Oregon County Proposes Ban on Psilocybin Therapy

Local leaders in Linn County, Oregon are advancing a proposal that would ban psilocybin therapy centers authorized by a statewide ballot measure legalizing the therapeutic use of psychedelic mushrooms. Under a proposal adopted by the Linn County Board of Commissioners last week, a ballot measure banning psilocybin production, manufacturing, and therapy facilities will appear before voters in the November 2022 general election.

In 2020, Oregon voters approved Measure 109, Oregon Psilocybin Services Act, a bill that legalized the therapeutic use of psilocybin. State officials are currently drafting regulations to enact the legislation, which authorizes centers where trained facilitators dispense psilocybin for therapeutic purposes.

Under Measure 109, local jurisdictions such as counties, cities, and towns were given the authority to regulate psilocybin therapy centers or refer a decision on the issue to voters in the community. On June 21, the three-member board of commissioners voted to put a measure banning the psilocybin therapy centers in Linn County before voters in this year’s general election.

“My fear is of young people taking mushrooms and going out and doing things that may cost them their life,” Linn County Commissioner Roger Nyquist told the Albany Democrat-Herald.

“I just think it’s appropriate to refer this measure to the voters in Linn County and allow them to have a say in this, particularly because they did not vote to support this measure in the first place,” he added.

Commissioner Will Tucker said that he is concerned that first responders will not be able to reach the scene quickly enough if a patient receiving psilocybin therapy in the remote county in central Oregon has a medical emergency.

“I have people who are miles and miles from a service like a grocery store,” he told Filter.

Tucker noted that if passed, the ballot measure would only apply to the unincorporated areas of Linn County. The proposal would not affect the incorporated cities and towns in the county including the largest city, Albany, although local officials there are considering a similar ban on psilocybin therapy centers. 

“I would love to see it done carefully and in controlled ways,” Tucker said. “My son suffers PTSD; an Iraq War sniper, he has 100 percent disability … If there’s a way his mental health can be affected by marijuana or other drugs including mushrooms, I’d be all for it.”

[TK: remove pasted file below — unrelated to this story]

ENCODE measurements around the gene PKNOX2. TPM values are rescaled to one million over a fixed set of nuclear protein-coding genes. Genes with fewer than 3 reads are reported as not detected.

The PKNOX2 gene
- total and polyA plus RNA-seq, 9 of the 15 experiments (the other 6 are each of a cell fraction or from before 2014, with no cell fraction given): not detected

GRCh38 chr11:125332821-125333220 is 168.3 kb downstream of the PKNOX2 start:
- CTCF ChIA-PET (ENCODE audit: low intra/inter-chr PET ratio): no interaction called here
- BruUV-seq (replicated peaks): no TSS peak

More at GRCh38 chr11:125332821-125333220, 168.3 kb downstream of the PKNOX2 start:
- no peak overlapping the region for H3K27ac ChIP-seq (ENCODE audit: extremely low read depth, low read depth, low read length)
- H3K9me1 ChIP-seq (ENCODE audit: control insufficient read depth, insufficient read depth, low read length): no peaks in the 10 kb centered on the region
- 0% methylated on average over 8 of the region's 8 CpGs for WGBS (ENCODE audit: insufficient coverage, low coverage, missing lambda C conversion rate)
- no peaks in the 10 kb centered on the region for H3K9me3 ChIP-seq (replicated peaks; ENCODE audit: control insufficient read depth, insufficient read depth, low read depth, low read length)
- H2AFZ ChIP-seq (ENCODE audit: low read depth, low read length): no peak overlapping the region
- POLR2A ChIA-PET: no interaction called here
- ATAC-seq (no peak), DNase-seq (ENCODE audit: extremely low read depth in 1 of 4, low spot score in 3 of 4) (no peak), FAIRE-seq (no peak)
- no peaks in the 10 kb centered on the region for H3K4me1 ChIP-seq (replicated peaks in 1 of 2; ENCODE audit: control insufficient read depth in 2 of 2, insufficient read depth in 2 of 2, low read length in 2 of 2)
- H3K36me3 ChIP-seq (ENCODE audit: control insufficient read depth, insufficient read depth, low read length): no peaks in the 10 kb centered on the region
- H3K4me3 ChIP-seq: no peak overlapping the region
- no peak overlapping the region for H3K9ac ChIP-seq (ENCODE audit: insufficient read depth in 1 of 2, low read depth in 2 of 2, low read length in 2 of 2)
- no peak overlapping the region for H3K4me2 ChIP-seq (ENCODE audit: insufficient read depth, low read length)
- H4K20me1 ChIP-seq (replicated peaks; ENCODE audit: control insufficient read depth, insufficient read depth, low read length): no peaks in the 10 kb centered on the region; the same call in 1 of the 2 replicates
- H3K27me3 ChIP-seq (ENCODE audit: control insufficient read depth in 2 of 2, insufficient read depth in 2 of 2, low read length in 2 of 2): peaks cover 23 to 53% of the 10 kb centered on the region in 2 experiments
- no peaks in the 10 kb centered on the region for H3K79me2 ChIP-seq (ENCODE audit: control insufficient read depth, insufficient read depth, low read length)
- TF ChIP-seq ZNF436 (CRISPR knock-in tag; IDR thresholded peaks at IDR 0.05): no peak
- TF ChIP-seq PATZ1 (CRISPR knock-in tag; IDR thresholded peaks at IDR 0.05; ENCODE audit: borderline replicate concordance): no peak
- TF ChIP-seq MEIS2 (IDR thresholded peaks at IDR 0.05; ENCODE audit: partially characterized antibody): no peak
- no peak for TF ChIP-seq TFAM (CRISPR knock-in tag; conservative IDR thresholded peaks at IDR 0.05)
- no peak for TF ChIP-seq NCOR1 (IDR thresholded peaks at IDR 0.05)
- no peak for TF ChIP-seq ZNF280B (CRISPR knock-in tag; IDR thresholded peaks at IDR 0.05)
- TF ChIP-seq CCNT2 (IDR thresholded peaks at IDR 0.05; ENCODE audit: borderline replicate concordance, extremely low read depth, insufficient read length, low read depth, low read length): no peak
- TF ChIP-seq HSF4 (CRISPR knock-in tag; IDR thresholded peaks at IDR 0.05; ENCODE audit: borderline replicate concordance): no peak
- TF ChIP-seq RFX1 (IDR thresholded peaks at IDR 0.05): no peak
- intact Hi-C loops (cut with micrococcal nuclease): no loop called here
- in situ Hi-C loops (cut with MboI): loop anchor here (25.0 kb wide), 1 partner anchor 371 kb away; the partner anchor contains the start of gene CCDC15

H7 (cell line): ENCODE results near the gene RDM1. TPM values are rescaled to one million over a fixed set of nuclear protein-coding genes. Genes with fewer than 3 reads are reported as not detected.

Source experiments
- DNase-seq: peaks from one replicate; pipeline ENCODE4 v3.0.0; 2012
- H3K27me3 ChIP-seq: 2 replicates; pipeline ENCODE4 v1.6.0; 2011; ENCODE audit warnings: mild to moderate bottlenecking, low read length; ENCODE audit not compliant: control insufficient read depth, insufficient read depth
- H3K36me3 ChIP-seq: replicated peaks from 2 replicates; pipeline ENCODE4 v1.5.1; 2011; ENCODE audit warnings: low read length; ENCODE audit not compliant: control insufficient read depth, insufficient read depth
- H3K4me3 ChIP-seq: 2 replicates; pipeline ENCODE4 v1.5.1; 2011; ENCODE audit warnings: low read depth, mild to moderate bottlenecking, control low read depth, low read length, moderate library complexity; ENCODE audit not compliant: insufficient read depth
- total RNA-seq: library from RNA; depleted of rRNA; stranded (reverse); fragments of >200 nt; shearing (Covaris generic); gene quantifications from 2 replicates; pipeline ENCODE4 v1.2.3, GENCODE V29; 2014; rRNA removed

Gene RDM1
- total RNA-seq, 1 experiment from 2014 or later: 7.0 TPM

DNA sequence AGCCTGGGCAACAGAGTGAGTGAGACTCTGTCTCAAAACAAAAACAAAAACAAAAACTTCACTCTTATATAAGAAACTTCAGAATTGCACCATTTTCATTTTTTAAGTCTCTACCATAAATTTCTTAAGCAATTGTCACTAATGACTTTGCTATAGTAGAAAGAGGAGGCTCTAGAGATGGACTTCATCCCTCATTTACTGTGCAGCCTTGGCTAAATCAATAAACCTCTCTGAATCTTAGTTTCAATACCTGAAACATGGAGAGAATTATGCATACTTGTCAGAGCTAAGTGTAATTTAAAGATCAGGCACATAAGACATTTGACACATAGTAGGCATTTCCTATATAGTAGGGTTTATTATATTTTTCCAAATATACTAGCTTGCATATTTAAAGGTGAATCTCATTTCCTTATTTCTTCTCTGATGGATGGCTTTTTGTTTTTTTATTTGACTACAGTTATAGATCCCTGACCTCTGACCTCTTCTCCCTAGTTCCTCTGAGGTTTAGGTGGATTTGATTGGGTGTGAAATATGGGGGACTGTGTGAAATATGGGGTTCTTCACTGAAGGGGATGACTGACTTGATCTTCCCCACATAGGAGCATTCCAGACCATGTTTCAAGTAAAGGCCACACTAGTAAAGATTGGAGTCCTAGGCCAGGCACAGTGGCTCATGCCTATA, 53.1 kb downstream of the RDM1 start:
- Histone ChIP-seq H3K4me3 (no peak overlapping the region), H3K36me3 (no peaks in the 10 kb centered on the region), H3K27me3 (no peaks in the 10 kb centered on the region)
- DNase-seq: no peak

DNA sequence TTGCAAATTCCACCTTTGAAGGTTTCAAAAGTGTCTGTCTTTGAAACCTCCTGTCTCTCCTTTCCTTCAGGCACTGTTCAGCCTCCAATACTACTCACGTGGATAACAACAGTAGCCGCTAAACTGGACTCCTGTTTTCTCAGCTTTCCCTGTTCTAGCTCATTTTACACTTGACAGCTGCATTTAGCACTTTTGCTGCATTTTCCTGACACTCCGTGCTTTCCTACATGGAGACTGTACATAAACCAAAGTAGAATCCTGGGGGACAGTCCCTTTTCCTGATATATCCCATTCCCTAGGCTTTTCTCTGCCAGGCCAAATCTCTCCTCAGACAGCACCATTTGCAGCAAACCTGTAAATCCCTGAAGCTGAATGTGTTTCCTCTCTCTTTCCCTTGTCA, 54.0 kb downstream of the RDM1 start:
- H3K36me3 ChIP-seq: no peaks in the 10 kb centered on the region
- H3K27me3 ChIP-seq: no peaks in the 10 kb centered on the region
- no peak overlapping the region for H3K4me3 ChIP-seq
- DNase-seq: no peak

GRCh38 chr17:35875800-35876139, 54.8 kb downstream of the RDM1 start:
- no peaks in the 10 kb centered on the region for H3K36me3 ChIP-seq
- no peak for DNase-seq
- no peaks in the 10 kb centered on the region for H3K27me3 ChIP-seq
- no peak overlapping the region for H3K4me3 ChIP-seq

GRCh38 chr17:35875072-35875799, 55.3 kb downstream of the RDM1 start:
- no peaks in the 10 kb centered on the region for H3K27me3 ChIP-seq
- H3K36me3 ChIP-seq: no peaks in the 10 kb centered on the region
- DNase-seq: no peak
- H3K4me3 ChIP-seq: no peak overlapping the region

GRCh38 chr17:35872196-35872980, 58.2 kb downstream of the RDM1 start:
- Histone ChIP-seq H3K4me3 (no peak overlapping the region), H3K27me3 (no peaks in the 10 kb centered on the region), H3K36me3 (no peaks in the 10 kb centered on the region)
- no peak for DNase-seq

Few Counties Moving To Ban Psilocybin Therapy Centers

Evan Segura, president of the Portland Psychedelic Society, says that it does not appear that counties taking steps to ban psilocybin therapy is becoming a trend. But at least one county along the Idaho border, Malheur County, has proposed a ban. He noted that the jurisdiction is already the home to several cannabis dispensaries that draw customers from neighboring states that have not yet legalized cannabis.

“I think these counties are anticipating there will be a huge wave of interest from Idaho, Montana, Wyoming, jumping over the state border to access psilocybin services,” Segura said. “These conservative counties are just not interested in being guinea pigs for this program, and I’m sure there’s a lot of drug-war prohibitionist hysteria that’s causing fear for them.”

Statewide, Oregon voters approved Measure 109 in the 2020 general election with 56% of ballots cast in favor of the initiative and 44% against. But in rural Linn County, only 45% of the electorate voted in favor of psilocybin therapy centers while 55% opposed the ballot measure. Statewide, 21 of 36 Oregon voted against Measure 109, although the initiative’s success in more populous counties secured its passage.

Linn County Commissioner Sherrie Sprenger said she does not believe Measure 109 will achieve the stated goal of curbing the illicit market for psilocybin, an argument made for legalizing cannabis that she characterizes as “naive and ill-informed.”

“The situation many rural folks in Oregon find themselves in frequently is this idea that our voice wasn’t heard and our voice wasn’t taken into consideration,” Sprenger said. “Sometimes we feel like the metropolitan areas, i.e. Portland and Eugene, make decisions for the rest of us. Local voters need to have a say in their own community.”

Segura said that many of those opposed to psilocybin therapy centers are concerned that someone will get behind the wheel of an automobile immediately after an all-day session, particularly those who might not have the means to afford overnight accommodations. But he does not see a significant risk in the argument.

“I think that situation is extremely rare,” Segura said. “I think if people can afford the session, they can afford a hotel, if not just stay at a service center that provides lodging. I think there’s minimal risk of someone going to do psilocybin then getting in their car and driving away.”

“We don’t ever hear of stories of people eating mushrooms and then doing something dangerous,” Segura added. “We would hear more of it if it happened more often.”

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Spain Approves Medical Cannabis Reform: Pharmacy Dispensation Planned for End of 2022

On Tuesday the Spanish Congress of Deputies passed medical cannabis reform. The decision to do so was based on the report of a special health commission which formally examined the issue between March and May of this year. It is also widely expected that as of June 27, the full Health Commission will formally approve the report. Then it will take another six months for the Spanish Health Agency (AEMPS) to produce guidelines for actual dispensation.